Motor Industry

– in the House of Commons at 12:00 am on 9th November 1966.

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Motion made, and Question proposed, That this House do now adjourn.—[Mr. Ioan L. Evans.]

11.40 p.m.

Photo of Mr Evan Luard Mr Evan Luard , Oxford

I should like, first, to make clear that in asking for this Adjournment debate this evening I am not primarily concerned with the unhappy labour dispute at present affecting the industry centred in my own constituency of Oxford. I regret as much as anybody this dispute, and that it has not been possible to find a solution to it. I would like to see it brought to an end as soon as possible, and I would welcome any action which the Government may be able to take to this end at an appropriate time, but I am mainly concerned with the problems which have been created for the motor industry as a whole as a result of the Government's measures introduced on 20th July this year.

The first point I want to make is that the difficulties which have been created for the industry are, in my belief, much greater than the Government themselves anticipated when they introduced those measures in July. I think that the evidence for that is given first of all by the fact that the present rate of unemployment in the country as a whole, mainly concentrated in the Midlands and the motor industry areas, is already at the level which the Government anticipated would be the rate at the very worst moment of the present economic difficulties. I think that he would have to be a very great optimist who believed that we had already reached the very worst moment of our difficulties.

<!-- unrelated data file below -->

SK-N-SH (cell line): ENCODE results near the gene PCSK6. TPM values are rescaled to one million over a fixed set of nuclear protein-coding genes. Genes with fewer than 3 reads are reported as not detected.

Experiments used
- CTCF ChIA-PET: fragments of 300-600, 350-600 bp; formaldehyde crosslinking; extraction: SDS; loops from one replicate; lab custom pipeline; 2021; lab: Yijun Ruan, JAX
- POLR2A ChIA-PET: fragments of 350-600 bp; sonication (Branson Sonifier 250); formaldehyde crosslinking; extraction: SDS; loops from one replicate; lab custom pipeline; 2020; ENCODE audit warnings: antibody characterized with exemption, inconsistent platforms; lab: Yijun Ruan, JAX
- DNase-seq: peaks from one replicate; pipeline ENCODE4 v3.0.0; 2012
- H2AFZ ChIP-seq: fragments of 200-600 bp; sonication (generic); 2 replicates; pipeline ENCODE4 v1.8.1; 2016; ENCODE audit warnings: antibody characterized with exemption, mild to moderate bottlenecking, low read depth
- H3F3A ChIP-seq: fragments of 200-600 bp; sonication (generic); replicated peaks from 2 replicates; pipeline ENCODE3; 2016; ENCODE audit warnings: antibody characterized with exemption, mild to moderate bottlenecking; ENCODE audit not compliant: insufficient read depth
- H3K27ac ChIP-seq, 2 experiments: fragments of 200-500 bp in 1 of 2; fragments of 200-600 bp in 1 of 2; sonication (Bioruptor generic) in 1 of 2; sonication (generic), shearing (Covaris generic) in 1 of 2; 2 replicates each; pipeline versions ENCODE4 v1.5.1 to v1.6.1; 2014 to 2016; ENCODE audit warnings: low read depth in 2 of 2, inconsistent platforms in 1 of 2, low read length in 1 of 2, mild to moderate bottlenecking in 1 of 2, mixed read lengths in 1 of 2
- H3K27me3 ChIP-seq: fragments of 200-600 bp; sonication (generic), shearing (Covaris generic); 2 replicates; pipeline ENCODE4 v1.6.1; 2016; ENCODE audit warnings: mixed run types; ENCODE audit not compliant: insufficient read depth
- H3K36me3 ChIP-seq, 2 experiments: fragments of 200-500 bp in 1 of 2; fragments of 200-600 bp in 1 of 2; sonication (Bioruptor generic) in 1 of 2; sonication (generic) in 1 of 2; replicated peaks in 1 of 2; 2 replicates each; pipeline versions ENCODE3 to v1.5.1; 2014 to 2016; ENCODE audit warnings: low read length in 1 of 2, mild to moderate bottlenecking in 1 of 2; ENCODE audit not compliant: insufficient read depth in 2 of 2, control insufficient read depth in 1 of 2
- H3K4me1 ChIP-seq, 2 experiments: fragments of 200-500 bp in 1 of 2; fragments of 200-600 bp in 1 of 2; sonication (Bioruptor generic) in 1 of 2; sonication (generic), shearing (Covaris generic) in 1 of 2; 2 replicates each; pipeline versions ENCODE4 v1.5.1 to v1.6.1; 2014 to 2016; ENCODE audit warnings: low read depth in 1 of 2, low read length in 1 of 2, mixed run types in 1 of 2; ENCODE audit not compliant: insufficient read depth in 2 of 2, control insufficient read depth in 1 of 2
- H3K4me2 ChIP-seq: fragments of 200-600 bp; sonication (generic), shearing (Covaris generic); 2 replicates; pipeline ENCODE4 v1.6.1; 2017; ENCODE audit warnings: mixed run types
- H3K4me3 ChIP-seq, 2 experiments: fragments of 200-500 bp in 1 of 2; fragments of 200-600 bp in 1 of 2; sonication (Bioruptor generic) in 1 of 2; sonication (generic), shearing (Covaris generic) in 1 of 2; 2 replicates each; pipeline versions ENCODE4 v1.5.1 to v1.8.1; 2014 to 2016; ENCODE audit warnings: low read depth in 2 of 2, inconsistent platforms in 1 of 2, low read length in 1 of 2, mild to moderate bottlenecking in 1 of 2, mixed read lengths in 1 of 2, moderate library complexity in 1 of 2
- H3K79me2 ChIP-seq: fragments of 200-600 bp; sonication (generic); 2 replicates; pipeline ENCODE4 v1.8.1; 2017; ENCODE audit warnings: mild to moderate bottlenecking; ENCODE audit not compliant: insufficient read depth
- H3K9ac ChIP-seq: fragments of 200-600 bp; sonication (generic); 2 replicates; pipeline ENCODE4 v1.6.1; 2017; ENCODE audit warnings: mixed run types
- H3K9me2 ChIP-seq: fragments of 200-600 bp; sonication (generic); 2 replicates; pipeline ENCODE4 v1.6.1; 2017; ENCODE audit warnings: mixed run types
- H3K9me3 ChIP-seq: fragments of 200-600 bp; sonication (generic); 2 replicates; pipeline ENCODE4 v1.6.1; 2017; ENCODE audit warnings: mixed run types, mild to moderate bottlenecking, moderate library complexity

It is evidenced, I think, also in the catastrophic drop in the sales of the motor industry which already in August had dropped by 23 per cent. and had then reached the lowest level since December, 1963, and there has certainly been no upturn since that time. Finally, it is evidenced by the considerable degree of redundancy which has been created in this our most important exporting manufacturing industry, including a considerable degree of redundancy in my own constituency of Oxford, where, I believe, at the latest count, it had reached 9 per cent. Admittedly, this includes some only temporarily stopped, but this is some indication of the difficulties which have been created for constituencies of this kind.